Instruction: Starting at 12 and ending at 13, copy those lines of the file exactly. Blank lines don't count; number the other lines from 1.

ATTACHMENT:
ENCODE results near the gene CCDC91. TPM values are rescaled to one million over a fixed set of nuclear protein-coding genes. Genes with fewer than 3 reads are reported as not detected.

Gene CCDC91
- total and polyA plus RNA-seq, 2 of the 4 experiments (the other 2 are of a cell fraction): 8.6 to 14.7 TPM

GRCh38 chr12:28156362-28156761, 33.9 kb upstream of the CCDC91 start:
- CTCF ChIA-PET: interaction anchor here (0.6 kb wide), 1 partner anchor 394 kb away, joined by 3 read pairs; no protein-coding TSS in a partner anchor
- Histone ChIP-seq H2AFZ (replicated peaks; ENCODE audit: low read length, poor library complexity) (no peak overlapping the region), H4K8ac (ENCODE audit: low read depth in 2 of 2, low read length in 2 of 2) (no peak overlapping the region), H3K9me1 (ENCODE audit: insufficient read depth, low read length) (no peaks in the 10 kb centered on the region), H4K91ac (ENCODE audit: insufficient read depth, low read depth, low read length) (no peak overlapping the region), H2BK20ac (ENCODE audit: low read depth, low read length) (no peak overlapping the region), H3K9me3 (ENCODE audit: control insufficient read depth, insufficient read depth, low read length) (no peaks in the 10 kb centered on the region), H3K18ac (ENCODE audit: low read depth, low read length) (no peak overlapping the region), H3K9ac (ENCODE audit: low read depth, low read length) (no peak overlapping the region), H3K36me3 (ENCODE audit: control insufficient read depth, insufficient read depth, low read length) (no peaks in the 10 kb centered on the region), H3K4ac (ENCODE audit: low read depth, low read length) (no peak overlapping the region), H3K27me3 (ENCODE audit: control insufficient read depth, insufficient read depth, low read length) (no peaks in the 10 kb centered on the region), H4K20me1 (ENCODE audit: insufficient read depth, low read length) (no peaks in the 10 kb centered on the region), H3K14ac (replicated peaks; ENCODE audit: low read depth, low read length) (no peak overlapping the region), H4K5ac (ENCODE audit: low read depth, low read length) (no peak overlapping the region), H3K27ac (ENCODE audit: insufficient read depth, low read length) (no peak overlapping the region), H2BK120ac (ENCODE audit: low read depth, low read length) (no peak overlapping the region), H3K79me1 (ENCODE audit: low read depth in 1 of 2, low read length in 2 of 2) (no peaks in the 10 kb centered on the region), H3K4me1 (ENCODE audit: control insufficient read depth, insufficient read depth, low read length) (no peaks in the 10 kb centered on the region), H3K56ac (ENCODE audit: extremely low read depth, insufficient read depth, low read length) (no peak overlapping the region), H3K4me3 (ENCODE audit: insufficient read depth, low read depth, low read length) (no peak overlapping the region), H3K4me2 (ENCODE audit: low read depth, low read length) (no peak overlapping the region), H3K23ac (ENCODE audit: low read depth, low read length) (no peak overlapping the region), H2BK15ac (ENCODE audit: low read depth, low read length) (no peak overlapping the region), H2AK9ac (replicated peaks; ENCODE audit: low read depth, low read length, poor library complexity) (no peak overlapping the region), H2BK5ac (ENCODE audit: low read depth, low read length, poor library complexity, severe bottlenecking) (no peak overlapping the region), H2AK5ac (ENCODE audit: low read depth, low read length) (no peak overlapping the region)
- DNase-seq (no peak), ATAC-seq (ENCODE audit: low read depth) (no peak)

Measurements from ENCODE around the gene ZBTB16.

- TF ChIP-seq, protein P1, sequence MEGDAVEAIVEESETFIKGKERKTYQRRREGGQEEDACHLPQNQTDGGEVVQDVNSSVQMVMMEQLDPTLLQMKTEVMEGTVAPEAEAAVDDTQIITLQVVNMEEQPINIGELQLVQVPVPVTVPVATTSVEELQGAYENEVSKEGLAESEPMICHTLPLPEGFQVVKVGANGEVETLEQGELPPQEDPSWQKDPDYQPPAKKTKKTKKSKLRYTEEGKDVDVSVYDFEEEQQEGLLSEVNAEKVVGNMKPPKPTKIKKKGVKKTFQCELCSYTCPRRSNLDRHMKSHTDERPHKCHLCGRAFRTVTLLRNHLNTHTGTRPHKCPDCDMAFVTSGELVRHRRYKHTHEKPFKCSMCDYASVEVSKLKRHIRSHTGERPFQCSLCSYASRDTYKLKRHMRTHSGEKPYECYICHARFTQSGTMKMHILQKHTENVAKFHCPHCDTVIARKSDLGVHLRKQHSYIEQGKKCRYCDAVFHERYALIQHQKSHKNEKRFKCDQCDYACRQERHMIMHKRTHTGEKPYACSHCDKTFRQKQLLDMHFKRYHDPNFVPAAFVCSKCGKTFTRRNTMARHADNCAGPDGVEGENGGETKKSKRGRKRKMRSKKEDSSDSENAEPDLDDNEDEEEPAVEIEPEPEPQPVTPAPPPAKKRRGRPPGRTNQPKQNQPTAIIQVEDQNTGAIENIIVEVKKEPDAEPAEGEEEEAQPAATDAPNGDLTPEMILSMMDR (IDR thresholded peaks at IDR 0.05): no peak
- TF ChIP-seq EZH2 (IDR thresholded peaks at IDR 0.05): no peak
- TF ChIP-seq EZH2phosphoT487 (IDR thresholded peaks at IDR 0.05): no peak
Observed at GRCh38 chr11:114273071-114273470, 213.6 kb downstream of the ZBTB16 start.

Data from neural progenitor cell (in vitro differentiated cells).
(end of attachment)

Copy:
Observed at GRCh38 chr11:114273071-114273470, 213.6 kb downstream of the ZBTB16 start.

Data from neural progenitor cell (in vitro differentiated cells).